I started my professional career with an internship in the IT department at Amway, a direct selling manufacturing company. When I accepted the position, I envisioned a career in IT and business. However, exposure to the actuarial sciences at college gave me newfound interest in a career pathway I had never considered. After researching more into the field I realized that as an actuary I could focus on the things I looked forward to doing in the business/ IT field: ‘crunching the numbers’. After realizing that becoming an actuary was more fitting for my interests, I began to map out what I needed to pursue it as a career. While I was obviously deficient in some key areas (mainly due to not having taken any exams), I was pleasantly surprised to have found myself much more prepared than originally thought. I had already learned many of the technical skills needed to be an actuary such as proficiency in Microsoft Excel due to my internship at Amway. Also, my internship at Amway also provided me with communication skills such as how to lead and how to work with others to achieve a common goal. Often, actuaries that specialize in consulting value the ability to communicate clearly to a client as much as they value the mathematical expertise.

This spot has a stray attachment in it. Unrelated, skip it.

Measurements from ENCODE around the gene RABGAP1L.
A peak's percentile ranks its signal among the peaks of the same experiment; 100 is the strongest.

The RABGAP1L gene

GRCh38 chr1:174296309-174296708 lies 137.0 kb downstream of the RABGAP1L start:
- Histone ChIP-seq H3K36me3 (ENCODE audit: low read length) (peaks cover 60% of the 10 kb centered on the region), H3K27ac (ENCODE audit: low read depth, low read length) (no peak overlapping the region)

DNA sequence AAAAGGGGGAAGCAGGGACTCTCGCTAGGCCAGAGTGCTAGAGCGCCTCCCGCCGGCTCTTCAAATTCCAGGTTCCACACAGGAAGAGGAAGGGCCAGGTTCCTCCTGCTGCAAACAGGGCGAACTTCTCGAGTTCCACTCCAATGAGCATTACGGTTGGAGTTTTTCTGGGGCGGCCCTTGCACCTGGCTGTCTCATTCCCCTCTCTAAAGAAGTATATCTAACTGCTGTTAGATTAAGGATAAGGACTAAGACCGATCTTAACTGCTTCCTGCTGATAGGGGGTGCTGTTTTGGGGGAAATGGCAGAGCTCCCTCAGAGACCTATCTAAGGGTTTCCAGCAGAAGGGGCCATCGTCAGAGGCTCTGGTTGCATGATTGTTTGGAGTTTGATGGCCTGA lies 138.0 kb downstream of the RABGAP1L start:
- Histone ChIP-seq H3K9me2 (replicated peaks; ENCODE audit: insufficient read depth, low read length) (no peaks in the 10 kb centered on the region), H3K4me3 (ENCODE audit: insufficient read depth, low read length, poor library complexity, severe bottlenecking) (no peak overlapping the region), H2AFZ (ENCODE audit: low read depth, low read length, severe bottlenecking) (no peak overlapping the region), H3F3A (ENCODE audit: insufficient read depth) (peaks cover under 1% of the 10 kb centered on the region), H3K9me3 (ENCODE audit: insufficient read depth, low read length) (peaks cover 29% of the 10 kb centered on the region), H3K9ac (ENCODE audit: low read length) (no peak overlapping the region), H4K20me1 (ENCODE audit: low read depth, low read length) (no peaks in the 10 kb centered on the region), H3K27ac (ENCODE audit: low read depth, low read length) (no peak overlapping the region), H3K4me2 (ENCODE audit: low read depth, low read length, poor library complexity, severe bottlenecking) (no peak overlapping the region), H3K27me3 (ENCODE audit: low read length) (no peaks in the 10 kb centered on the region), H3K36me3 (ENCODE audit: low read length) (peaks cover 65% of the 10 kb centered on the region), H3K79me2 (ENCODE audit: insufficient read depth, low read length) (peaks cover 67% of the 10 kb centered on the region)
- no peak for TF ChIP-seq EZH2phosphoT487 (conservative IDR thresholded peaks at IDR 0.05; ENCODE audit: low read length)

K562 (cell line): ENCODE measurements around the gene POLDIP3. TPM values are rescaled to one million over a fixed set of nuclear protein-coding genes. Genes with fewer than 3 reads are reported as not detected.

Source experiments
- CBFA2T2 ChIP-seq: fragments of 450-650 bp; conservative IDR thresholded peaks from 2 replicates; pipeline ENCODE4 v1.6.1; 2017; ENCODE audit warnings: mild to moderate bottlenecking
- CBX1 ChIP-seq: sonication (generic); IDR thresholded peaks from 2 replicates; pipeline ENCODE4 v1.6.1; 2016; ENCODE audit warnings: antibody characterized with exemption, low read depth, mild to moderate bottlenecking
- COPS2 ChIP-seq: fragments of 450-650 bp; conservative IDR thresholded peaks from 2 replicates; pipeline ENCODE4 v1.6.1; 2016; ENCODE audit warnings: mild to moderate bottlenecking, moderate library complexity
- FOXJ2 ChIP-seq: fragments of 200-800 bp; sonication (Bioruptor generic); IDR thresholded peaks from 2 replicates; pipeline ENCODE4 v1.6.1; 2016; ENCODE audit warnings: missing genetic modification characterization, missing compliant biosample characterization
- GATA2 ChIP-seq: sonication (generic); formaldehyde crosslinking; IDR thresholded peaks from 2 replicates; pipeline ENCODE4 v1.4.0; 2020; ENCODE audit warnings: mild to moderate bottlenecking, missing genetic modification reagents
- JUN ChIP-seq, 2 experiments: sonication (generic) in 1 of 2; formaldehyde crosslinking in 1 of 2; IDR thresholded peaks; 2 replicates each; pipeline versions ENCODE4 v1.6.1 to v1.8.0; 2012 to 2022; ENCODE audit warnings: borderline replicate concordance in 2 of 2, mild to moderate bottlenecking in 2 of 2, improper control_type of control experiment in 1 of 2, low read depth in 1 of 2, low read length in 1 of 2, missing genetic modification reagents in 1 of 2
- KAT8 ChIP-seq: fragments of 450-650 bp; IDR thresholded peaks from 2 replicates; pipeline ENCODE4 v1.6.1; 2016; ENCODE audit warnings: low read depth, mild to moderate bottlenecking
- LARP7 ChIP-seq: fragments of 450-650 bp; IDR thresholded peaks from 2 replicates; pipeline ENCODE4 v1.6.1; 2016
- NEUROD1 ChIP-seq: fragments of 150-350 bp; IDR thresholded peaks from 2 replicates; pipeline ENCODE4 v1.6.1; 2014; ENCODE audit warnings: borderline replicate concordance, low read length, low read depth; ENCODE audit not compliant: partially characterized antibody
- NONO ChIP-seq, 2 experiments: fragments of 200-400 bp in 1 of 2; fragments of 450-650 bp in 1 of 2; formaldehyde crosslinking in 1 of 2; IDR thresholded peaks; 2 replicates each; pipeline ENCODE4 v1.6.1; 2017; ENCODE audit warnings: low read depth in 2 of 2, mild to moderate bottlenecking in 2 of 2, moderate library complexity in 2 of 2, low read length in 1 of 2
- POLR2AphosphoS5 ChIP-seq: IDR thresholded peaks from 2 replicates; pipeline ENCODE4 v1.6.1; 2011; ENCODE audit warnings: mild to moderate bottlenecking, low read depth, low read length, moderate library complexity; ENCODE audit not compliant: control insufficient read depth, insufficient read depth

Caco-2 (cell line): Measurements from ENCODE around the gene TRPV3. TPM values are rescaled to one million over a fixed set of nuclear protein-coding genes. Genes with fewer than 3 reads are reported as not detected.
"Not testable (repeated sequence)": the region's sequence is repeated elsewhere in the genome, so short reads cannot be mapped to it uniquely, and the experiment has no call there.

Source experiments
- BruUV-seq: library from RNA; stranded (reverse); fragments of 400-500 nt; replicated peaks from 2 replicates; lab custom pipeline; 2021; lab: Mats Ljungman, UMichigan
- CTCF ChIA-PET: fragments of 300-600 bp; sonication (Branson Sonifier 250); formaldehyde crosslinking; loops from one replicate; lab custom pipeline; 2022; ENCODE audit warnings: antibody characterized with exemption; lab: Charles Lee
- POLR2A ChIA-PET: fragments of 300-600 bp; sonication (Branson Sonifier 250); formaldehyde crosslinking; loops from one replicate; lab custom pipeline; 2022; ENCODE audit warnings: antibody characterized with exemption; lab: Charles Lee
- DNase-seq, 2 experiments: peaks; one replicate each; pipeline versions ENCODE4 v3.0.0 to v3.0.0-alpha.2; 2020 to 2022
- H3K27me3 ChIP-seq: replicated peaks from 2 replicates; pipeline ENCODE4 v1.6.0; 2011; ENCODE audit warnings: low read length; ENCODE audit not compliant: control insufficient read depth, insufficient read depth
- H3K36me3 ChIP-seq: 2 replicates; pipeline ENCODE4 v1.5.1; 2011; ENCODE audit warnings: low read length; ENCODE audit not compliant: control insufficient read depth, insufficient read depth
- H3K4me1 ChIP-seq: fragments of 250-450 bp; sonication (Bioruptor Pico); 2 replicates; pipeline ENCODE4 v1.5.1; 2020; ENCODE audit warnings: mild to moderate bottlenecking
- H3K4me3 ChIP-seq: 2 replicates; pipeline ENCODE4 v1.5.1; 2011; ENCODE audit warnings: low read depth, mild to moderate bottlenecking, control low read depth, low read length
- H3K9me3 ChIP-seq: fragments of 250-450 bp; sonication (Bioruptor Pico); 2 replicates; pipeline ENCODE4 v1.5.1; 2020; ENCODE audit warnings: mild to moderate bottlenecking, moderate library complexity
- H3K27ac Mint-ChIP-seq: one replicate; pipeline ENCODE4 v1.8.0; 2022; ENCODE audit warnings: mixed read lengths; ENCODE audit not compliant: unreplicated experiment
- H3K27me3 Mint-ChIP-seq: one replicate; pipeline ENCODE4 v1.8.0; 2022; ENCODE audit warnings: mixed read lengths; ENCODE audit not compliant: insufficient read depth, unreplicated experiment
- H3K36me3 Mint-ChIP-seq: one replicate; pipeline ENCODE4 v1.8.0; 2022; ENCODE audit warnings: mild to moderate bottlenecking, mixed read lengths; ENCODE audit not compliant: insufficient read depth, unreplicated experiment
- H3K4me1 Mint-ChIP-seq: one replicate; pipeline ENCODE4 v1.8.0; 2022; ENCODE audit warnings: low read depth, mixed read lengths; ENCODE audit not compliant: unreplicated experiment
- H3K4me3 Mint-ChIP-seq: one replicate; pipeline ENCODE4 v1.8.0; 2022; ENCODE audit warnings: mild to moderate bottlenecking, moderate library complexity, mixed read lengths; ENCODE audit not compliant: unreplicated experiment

Simply because you have not had an actuarial internship does not mean that you have not already learned some of the skills needed to be an actuary. To be a good actuary you need to be able to do more than have proficiency in mathematics and pass the actuarial exams. There are tons of students that are good in math, but in order to differentiate yourself from the masses you must be able to demonstrate how you have the capabilities to not only do your work well but also explain to non-actuaries what it is you are doing. My internship at Amway has provided me with many opportunities to learn communicative and technical skills that I believe will be very useful as I pursue my career as an actuary. So even though you may be a little late in the game like I was to be an actuary, other internships and work experience may have prepared you more than you think.